From time to time I’ll be exhibiting pencils with errors or odd features, grouped into categories, of course. This post will feature problems with pencil tips.
But does “tip” refer to the end of the pencil that may have an eraser (its usual meaning), or to the sharpened end (which seems better described)? The ambiguity of this term has always bugged me. I will mean the former, usually.
Mallard Pencil Company, Georgetown, Kentucky.
Some advertising pencils advertise themselves as models of ad pencils available from suppliers. They often have a brand name and product number, but collectors don’t consider them to be “brand-name” pencils. —
Here are wood-toned types:
These show some companies that produced ad pencils:
Indiana Pencil Co and Union Pencil Co also made brand-name pencils, as shown in my Obscure U.S. Pencil Companies post. Pencil Specialty Company was a division of American Pencil Co. It is often ambiguous whether or not specific pencil suppliers did more than the printing, but its pencil confirms that Wilkerson-Akers did manufacture pencils. Note that Cincinnati Pencil Company was located in Nitro, West Virginia.
One of the first wooden pencils I ever spent a chunk of money on was a very old and unusual one that I had never seen before, from the Clark Indelible Pencil Company of Northampton, Massachusetts. I obtained several varieties since then.
These specialized pencils were made for writing permanently on cloth and other materials.
The active part of the pencil is integrated with a protective tube:
A patent from 1866 (http://todayinsci.com/Events/Patent/IndeliblePencilPatent56180.htm) describes in detail how the pencil was made. The indelible ingredient in the lead is silver nitrate. I remember this substance from my high school Chemistry class because it gave us permanent (until the skin wore off) stains on our hands.
At first I thought that the leads were square. But the patent describes how round leads were made from paste pressed into a mold, then placed into sawed grooves and enclosed with a strip of wood (clearly visible in the fourth pencil insert). Hence, it’s a round lead (with cementing material) in a square hole.
Some of the pencils have second insert, a soft chalky substance in a paper tube. I think this is probably gypsum. The patent talks about gypsum as an ingredient of the lead, where it forms a compound that prevents softening due to atmospheric moisture. Instructions on the label seem to describe the substance being rubbed on a dampened area of the cloth prior to writing. Maybe it is gypsum helping to stabilize the mark. —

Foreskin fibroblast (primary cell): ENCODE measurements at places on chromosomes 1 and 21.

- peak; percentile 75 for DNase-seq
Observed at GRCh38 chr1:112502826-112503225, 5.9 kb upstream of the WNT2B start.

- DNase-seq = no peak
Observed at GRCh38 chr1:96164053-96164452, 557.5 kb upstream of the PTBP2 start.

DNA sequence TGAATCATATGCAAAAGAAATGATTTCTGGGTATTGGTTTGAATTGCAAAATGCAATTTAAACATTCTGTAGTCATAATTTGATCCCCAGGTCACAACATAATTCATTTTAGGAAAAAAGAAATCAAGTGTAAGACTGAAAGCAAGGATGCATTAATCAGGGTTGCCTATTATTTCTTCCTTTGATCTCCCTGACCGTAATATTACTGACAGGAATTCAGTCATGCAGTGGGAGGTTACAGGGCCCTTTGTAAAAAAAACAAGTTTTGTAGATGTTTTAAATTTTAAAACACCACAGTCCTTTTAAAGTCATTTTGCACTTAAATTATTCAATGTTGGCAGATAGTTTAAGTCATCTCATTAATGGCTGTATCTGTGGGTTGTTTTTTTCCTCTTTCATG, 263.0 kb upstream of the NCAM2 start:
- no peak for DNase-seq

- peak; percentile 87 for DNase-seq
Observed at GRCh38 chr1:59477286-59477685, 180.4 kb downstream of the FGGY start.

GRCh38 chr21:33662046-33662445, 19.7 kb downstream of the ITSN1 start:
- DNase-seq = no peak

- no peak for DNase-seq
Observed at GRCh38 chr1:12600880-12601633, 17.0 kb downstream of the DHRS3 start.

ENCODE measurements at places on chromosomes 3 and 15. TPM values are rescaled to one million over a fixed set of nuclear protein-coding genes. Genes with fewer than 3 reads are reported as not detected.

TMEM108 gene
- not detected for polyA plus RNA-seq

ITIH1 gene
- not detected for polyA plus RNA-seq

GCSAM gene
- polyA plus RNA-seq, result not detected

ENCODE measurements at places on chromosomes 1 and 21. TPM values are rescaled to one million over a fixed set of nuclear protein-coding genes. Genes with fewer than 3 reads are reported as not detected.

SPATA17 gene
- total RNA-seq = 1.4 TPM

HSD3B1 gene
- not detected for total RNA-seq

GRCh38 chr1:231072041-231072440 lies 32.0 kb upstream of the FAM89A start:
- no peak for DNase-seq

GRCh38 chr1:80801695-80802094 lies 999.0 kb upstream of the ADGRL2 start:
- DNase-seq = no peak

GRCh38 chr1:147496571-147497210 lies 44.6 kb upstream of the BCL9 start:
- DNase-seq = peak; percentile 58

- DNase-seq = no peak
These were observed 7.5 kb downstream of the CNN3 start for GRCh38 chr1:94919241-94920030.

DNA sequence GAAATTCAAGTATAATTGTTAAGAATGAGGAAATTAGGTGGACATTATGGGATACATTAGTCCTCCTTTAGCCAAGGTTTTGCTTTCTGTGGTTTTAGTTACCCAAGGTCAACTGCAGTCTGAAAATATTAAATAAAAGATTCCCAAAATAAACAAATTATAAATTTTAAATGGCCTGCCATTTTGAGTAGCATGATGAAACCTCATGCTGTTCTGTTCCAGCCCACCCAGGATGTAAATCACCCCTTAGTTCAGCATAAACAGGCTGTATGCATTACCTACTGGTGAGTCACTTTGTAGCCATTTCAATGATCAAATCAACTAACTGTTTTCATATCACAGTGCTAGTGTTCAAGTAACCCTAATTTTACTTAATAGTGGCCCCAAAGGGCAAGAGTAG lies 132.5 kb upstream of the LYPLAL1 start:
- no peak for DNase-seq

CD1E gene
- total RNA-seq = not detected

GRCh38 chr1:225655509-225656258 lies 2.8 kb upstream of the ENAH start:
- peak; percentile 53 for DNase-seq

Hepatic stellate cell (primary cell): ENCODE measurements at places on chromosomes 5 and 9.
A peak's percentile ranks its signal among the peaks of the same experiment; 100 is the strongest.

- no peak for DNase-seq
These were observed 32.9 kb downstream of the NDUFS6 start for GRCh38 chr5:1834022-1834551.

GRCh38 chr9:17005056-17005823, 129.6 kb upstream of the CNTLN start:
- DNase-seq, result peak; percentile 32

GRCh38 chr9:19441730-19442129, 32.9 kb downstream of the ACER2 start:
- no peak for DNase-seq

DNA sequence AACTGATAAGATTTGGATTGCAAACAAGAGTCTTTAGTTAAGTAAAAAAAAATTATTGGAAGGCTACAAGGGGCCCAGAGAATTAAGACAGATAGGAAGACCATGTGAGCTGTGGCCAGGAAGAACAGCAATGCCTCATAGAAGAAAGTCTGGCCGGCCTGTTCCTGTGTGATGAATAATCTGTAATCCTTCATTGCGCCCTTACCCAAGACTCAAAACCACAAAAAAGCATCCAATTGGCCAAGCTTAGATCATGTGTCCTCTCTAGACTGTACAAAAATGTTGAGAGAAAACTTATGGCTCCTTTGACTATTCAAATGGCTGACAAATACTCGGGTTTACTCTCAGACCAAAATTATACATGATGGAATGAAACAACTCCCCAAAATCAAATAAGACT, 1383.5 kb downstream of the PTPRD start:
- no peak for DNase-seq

A box with French labels, showing that Clark’s pencils were sold by A.W. Faber in Paris:
The sixth pencil in the first photo is one of the newer ones. The label suggests some new uses, including marking toothbrushes (no more disgusting mix-ups!) and umbrellas. It came with this price list:
Hello, readers. Don’t worry, I am still around and have plenty more things to show and write about. I just haven’t had time to produce new images. I’ll be back!
Kapoff, from American Pencil Co., has a bottle opener on top —
The metal piece on this Eagle pencil says “Spark-Tip” —
I once thought it was for producing sparks (but why?) or lighting matches, but I couldn’t see how it would work. Now I think it is for testing spark plugs, although I don’t know exactly how.
My favorites of course are these Tape-Measure pencils —
The tapes go to 18 inches.
Philatelists are familiar with overprints on old postage stamps. Often they were used to alter the postal value. A similar concept was applied to a pencil —
You can see that the original No. 2 imprint was changed to 3 —
Apparently the manufacturer realized that the 2 was an error and made this correction. Another possibility: They made these to fill a rush order for No. 3s, hoping the customer wouldn’t notice anything suspicious.
You may have noticed that some colors copy better than others on Xerox and other copying machines that you’ve used. While this phenomenon is sometimes an annoyance, it has practical applications, such as not reproducing alignment lines and written comments.
There are, of course, specialized pencils for these applications. There have been many different copying technologies and purposes, and pencils designed for optimal performance in each situation were produced.
Dixon produced an extensive “Fax” line of such pencils. I have a set that came in a sales folder with information sheets —
Here are some double-ended varieties from other manufacturers:
(The No. 625 is from Richard Best.)